" Synchromysticism:
The art of realizing meaningful coincidence in the seemingly mundane with mystical or esoteric significance."

- Jake Kotze

May 7, 2021

Stranger Care and Why Should I Care?

It's been a weird week of listening to 'Conversations' podcasts for me personally in a synchromystic sense after my visit to a
Bribie Island book exchange last week, when I stumbled across Richard Fidler's 'Saga Land' book -
Enron, Richard Fidler, the Bowls Club and Me?
Conversations: Love and letting go — Sarah, Eric, and Coco
And listening to the 'Conversations' podcast which aired yesterday was sorrowful listening to me as Sarah is someone I have run into a few times in the past and shared a conversation or two with -
I haven't read Sarah's new book yet, but listening to the honesty of her words in yesterday's podcast I couldn't help thinking of the shadow work Sarah seemed to be doing on herself in a Jungian sense.
Especially after having also listened to the
'Finding Hermes 9: The Metaphysics of Jung' podcast in the You Tube below.
I also saw that the 'Conversations' podcast which aired the day before Sarah's was with Kitty Flanagan, who I have never had a personal conversation with, but did hear her give a live talk at the Byron Writer's Festival the same weekend I saw Sarah down there -
I only went to the Kitty Flanagan talk to hear Andrew Hanson, who was/is a member of a group of comedians my sons used to watch on TV, and to later buy Andrew's children's book for my now adult son, as a bit of  a father/son joke:-)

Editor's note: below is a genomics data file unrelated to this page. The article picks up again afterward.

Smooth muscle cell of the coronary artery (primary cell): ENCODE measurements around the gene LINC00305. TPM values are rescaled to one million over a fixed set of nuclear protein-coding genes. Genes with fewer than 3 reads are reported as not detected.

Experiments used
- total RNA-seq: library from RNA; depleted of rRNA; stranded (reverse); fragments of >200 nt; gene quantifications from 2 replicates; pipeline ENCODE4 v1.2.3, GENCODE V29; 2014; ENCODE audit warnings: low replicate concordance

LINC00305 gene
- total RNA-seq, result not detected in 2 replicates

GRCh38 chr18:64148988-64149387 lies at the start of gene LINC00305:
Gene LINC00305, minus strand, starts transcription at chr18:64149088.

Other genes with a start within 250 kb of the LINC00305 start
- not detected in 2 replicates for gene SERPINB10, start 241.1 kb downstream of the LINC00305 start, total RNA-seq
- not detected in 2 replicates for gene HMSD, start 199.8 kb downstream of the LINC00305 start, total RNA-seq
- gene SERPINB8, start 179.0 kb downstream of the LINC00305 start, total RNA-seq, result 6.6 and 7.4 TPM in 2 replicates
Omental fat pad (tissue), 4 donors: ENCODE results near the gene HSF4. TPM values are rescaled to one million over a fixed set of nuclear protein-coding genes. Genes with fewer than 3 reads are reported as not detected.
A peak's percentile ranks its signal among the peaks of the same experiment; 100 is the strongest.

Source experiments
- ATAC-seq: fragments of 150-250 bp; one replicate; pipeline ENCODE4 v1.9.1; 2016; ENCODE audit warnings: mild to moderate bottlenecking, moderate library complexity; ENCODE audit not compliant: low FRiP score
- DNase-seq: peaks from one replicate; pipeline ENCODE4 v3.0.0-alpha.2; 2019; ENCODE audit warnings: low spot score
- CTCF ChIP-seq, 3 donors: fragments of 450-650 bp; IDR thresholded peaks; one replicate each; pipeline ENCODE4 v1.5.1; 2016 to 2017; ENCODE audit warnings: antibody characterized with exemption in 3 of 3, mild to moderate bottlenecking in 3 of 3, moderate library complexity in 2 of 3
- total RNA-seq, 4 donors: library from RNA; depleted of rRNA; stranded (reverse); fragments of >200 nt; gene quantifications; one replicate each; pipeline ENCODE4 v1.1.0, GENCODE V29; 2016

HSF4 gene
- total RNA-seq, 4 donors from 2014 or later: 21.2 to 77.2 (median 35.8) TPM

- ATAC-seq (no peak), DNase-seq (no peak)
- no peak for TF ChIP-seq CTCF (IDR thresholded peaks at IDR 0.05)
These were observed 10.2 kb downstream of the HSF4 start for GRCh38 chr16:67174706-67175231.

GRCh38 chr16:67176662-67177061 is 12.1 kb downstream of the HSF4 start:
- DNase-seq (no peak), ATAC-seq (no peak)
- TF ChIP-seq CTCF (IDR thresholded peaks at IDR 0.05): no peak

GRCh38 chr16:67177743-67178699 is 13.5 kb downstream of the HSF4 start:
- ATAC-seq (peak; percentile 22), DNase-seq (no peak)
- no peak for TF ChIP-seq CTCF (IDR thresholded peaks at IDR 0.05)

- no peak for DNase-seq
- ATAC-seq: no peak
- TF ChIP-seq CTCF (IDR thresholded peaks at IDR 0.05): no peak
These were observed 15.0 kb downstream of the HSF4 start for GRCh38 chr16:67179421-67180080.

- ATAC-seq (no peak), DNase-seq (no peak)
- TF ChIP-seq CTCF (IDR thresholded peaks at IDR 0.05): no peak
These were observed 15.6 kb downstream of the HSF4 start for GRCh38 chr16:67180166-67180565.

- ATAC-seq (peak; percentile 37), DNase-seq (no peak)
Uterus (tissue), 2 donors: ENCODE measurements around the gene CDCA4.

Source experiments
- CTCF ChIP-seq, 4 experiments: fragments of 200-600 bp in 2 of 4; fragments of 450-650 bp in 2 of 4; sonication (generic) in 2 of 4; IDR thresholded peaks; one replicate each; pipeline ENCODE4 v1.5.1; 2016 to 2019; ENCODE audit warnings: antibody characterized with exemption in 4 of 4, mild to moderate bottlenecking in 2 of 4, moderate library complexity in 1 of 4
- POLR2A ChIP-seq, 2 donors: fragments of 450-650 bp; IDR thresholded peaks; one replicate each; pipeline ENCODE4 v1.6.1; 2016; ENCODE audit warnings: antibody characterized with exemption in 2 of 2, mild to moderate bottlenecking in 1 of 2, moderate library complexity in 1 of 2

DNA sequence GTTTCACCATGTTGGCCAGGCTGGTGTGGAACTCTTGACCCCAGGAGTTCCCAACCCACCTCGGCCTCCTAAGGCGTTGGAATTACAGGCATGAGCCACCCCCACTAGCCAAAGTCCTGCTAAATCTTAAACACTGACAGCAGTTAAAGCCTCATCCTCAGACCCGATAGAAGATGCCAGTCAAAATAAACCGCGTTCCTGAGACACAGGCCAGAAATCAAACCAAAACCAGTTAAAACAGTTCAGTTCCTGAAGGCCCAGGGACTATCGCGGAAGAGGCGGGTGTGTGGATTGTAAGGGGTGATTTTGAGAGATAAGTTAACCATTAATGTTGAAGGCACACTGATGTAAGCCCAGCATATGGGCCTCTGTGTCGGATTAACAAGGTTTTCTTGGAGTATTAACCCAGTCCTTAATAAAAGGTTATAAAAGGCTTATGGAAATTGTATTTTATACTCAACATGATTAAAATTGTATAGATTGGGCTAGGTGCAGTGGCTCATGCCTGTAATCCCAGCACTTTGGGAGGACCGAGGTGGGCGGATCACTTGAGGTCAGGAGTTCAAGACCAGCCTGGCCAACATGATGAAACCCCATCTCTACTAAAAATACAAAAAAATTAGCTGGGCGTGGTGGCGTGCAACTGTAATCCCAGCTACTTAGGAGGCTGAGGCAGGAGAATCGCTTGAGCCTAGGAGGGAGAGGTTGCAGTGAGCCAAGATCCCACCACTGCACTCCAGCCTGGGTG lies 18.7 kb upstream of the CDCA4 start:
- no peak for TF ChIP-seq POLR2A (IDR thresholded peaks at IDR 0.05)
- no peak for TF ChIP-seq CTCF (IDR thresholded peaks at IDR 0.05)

I think Sarah would make a good children's book author as well with all of her artist connections, and it may well be good therapy for her at the same time?
I gave a children's book away last Wednesday (pictured above) which I bought years ago at a Buddhist temple thinking it would be good to have around the home if grandchildren came to visit one day, but I can't see that happening anytime soon ... if ever in this lifetime, so I put the book into circulation, rather than having it gather dust on my bookshelf.
Sometimes our actions benefit kids we will never know personally in our own lives, and the ones that we do know can be our teachers, too.

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